How to Mount an ISO

An ISO file is an image that contains all the data files and file system metadata (i.e. boot code, structures, and attributes) of a CD/DVD. In order to mount an ISO image, a disk image emulator that will allow the content of a CD/DVD to be read from an ISO image via a virtual drive is needed. Depending on the Operating System being used, the user can open built-in disk image emulators or download and install free software from the Internet. How to Mount an ISO Image under Microsoft Windows Windows OS users can download and install free disk image mounting programs like Daemon Tools Lite, the non-commercial version of Daemon Tools Pro Standard. It has a graphical user interface (GUI) and command-line interface. It can support up to 4 virtual SCSI CD/DVD devices and can bypass copy protection schemes like SafeDisc and SecuROM. To mount an ISO image using Daemon Tools, take the steps listed below: After installation, right click the Daemon Tools icon (lightning bolt) located in

PXE Boot

PXE Boot (Pre-eXecution Environment) is a protocol that boots computers without using a hard drive or an operating system. It is often used in industrial computers that do not require a graphical user interface, but require other applications to be run. PXE Boot is run over a network of computers and may or may not include Internet access. It is almost exclusively used in systems that are connected to a central server and uses subsequent computers to run virtual operating systems or DOS-like APIs. How PXE Boot Works PXE Boot requires that the computer it is installed on to boot from a network before any other operating systems or hard drives. If a local hard drive is connected to the computer, PXE Boot will be able to access it, but will also run if the hard drive is corrupted or nonexistent. PXE Boot receives all of its commands directly from the network server that it is connected to, with the network server handling all storage and user accessibility. The network server sends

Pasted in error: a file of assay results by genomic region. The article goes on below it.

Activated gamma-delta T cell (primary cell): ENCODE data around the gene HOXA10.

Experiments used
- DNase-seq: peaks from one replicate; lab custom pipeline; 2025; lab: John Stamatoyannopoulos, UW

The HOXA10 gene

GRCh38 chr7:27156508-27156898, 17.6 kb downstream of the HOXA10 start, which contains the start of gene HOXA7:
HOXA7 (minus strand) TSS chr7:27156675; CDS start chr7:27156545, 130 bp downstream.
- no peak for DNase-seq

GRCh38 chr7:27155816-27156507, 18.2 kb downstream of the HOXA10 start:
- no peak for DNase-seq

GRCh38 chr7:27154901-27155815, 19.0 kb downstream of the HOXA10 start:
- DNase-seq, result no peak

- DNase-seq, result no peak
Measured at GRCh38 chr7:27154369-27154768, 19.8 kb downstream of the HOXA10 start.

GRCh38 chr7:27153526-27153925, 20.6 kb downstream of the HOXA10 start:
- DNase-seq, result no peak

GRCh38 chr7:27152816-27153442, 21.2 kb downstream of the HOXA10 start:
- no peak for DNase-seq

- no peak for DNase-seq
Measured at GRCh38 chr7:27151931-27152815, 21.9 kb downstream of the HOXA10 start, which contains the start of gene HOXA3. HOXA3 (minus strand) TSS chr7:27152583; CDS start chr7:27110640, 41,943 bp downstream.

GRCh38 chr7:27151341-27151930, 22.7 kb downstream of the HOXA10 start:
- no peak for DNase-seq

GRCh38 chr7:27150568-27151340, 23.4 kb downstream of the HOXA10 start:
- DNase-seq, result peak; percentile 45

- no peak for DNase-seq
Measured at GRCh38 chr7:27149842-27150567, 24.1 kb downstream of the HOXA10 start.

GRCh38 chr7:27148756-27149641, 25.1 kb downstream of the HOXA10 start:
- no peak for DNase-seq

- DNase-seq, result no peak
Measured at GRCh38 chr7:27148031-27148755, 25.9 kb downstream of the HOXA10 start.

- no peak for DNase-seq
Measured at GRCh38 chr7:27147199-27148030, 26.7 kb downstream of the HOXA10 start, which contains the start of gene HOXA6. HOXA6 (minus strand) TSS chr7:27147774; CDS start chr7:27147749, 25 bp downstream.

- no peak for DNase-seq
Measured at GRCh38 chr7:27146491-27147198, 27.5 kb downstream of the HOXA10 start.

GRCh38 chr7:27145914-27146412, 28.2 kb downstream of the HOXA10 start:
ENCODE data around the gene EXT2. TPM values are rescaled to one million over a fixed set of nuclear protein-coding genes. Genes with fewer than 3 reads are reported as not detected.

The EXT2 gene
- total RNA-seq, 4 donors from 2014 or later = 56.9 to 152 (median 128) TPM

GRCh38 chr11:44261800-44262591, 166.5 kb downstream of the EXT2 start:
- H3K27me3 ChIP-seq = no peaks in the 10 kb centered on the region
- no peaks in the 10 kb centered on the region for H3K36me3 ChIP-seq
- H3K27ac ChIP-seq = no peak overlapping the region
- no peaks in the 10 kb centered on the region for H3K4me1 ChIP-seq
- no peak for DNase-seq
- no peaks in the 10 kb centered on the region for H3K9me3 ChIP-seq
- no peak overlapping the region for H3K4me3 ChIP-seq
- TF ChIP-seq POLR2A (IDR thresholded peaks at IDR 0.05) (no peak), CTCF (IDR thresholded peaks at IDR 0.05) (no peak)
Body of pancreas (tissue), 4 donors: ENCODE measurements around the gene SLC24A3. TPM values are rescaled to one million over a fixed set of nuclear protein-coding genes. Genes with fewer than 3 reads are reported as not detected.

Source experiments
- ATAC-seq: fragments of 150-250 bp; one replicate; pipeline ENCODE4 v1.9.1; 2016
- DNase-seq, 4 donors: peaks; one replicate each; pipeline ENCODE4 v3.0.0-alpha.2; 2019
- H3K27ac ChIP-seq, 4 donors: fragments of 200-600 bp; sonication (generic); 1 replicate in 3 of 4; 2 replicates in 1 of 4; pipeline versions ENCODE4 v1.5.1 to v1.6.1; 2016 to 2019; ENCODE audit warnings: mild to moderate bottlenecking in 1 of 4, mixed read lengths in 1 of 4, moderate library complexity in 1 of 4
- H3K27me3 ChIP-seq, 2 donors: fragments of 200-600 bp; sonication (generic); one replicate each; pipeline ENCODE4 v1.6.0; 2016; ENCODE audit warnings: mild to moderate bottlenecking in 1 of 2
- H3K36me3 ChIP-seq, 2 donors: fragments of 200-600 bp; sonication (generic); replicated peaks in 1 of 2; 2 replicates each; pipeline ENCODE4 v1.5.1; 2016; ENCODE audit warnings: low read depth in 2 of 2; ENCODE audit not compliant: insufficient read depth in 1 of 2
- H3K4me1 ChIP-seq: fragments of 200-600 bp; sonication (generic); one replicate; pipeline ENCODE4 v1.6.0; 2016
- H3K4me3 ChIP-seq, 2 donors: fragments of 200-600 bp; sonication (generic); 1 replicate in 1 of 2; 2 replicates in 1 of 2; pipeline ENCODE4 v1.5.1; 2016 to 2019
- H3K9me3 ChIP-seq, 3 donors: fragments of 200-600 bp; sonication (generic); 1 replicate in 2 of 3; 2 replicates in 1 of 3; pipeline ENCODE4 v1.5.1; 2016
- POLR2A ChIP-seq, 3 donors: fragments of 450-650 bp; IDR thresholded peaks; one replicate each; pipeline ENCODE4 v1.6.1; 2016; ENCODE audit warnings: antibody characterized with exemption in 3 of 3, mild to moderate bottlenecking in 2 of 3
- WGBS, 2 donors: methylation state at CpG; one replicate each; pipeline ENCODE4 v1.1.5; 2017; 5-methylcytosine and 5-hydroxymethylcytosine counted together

How to Use Recovery Console

What is The Recovery Console? The Recovery Console is a command-line prompt that is available in most versions of the Windows Operating System. It allows users to repair/replace broken, corrupted, or missing system files. These files are crucial to Windows' normal functionality and performance and the entire operating system can stop working if these files are damaged. In fact, Windows may not startup at all when these files are missing and requires the user to open the Recovery Console from the Installation CD or boot menu. The Recovery Console can be found in Windows XP, Windows 2000, and Windows Servers 2003. However, it has been replaced in Windows Vista and Windows 7 with an array of features known as System Recovery. How To Install The Recovery Console Users can take advantage of the Recovery Console by using the installation CD that came with the computer. If this disc is no longer available, the user can open the Recovery Console in the boot menu, but only if it has